Exam Results and Redefining the F Word
August 13, 2020
Unfortunately, a significant amount of young people grow up judging themselves by results and outcomes, rather than the effort they put in and the progress they’ve made along the way.
I was one of those people. My self–esteem fluctuated with the ‘success’ or ‘failure’ of the tasks I was completing. Whether it was academics, sport or other parts of school life that support ‘social status’, I would define my own self-worth by the outcome, rather than looking intrinsically at my values and how I went about getting to the result.
When it comes to exam results, this issue is more prevalent than ever. Many 16-18-year olds are being crippled by the uncertainty that results bring. It’s normal to have feelings of anxiety and to a point, a fear of failure. However, when you are completely focussed on the outcome of a situation, that fear of failure can become overwhelming and completely dictate how you live day to day. Avoiding new experiences for the fear of appearing inadequate, and missing opportunities that could teach them valuable life lessons or more importantly, be some of most enjoyable times of their life.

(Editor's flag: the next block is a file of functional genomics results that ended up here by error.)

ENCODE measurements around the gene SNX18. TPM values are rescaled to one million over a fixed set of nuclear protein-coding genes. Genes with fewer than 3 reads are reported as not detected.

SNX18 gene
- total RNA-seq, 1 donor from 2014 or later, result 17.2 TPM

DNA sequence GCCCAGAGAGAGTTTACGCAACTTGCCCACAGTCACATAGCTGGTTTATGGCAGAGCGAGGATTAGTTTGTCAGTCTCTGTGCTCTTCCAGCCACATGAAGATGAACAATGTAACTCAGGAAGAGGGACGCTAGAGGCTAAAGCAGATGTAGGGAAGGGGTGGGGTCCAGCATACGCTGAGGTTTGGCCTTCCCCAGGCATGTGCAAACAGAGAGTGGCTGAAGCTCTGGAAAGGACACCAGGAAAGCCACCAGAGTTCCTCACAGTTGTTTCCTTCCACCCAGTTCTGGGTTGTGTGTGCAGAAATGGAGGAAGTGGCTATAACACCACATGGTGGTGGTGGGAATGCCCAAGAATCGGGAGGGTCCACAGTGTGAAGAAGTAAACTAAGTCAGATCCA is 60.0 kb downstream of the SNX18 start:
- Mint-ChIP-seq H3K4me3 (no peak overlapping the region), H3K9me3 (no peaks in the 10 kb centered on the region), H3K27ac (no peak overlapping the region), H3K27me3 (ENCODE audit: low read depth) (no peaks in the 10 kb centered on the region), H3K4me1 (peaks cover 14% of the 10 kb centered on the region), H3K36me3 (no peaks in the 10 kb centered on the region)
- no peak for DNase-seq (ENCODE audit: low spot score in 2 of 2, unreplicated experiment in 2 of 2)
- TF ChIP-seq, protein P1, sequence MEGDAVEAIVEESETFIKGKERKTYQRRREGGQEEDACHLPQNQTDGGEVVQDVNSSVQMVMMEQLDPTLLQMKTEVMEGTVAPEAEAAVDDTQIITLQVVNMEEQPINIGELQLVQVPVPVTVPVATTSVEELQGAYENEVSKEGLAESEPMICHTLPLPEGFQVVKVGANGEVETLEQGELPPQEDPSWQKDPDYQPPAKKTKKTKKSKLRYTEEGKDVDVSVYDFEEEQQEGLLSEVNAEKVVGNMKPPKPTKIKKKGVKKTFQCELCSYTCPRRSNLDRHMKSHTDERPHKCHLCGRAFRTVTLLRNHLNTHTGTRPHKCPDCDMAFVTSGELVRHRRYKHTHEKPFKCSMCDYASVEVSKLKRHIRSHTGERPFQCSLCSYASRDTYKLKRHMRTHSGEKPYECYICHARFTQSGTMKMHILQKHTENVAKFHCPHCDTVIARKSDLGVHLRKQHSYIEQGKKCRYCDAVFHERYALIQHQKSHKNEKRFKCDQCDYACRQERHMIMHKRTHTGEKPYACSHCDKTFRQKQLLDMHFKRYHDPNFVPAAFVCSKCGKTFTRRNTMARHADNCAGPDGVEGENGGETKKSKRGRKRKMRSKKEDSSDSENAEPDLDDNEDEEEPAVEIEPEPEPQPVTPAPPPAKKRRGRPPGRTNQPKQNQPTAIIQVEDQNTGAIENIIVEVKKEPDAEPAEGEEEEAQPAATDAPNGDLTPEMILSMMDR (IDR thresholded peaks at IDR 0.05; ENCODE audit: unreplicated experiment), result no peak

To me, addressing this problem begins with redefining what we interpret as failure and how we then decide to move forward. Feelings of failure tend to stem from the difference between our expectations and the outcome itself. I’m not proud to say that I was disappointed with all my results, but now looking back, I can say this was entirely unjustified. What could have resolved this?
‘SMARTER’ or more appropriate goals, a better awareness of my own strengths and weaknesses, but most importantly, not comparing myself to other people. Is this easy while you’re stood in a room full of your peers, discussing and comparing grades? Absolutely not. However, try to remind yourself that you’re on your own personal journey. Four years into life ‘post exam results’, I haven’t followed any of my best laid plans. They’ve always found a way to become unstuck, and usually this has been completely outside of my control.
Try to see failures as an opportunity for growth. Try to see rejection as ‘redirection’. It could be from sixth form, college, or university, but remember, when one door closes, you tend to focus on it. Always remember more doors than you can even comprehend are still wide open and waiting for you.